The Johns Hopkins University School of Medicine has well-known dual-degree programs, the most famous of which are the M.D./M.P.H and M.D./Ph.D tracks. However, yet another dual-degree program has been in the works over the past several years: the school of medicine and the Johns Hopkins Carey Business School have created a five-year combined M.D./M.B.A. program. This newer program, which typically accepts between one to four students per year, combines the content of the Genes to Society curriculum in the school of medicine and the Global M.B.A. curriculum at Carey. Ultimately, the goal of the combined program is to produce physicians who are knowledgeable about business strategy and finance, and who are able to improve patient care through managing and advancing health care systems.
In the case of pursing the two degrees separately, students hoping to pursue an M.D./M.B.A. complete their first two to three years of medical school and then take two years off to pursue their M.B.A. before returning to medical school. The major advantage of the combined program, aside from waiving incoming test requirements, is shortening the training time by one year: Students spend their first year at Carey Business School before coming to the school of medicine. They complete their M.B.A. through electives scattered throughout their four years of medical education.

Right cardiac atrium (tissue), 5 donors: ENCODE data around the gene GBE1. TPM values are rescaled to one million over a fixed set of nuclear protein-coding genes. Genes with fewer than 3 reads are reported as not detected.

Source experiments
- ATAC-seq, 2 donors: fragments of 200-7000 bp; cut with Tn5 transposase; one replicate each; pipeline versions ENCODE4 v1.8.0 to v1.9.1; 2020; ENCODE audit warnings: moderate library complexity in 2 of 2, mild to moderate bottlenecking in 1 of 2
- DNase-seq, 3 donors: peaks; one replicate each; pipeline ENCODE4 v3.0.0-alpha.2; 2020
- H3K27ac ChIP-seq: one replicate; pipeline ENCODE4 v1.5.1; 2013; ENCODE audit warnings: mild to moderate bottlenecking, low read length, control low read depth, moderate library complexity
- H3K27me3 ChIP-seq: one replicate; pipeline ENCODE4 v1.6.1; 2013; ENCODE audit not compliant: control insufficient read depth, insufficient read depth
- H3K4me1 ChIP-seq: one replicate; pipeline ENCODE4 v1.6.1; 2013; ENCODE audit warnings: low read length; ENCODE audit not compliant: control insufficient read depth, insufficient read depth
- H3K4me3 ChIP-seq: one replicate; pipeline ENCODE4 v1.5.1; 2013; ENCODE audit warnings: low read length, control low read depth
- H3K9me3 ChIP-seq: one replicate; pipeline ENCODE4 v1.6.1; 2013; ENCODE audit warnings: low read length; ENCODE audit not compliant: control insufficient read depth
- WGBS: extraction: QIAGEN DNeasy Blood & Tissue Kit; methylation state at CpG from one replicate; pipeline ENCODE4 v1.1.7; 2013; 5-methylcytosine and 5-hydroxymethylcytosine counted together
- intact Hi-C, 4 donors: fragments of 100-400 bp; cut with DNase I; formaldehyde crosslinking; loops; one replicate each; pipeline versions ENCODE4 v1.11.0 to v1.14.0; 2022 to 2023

The schools of medicine and business recognize that some students may not know that they want a dual degree until after they have already matriculated into medical school. These students can still enter the program and complete their M.B.A. coursework between their second and third years of medical school, with the caveat that their scholarly concentration (a research project conducted between the first and second year of medical school) must be business-oriented.
Aside from the M.B.A., students also have the opportunity to pursue a Master of Science in health care management from the business school, a one-year program typically pursued after a student’s second or third year of medical school. This degree is less focused on health care system management, but rather allows an in depth study of health care from a policy perspective.
The school of medicine has always demonstrated flexibility in secondary education — each year, several students take gap years to pursue research or further their education, with the intent of starting to lay down the path of their future careers. Adding in an accelerated M.B.A. is yet another exciting opportunity, this time geared toward medical students who hope to influence health care management.
- The Business of Medicine
For a growing number of physicians, an MBA is the ticket to providing better health care.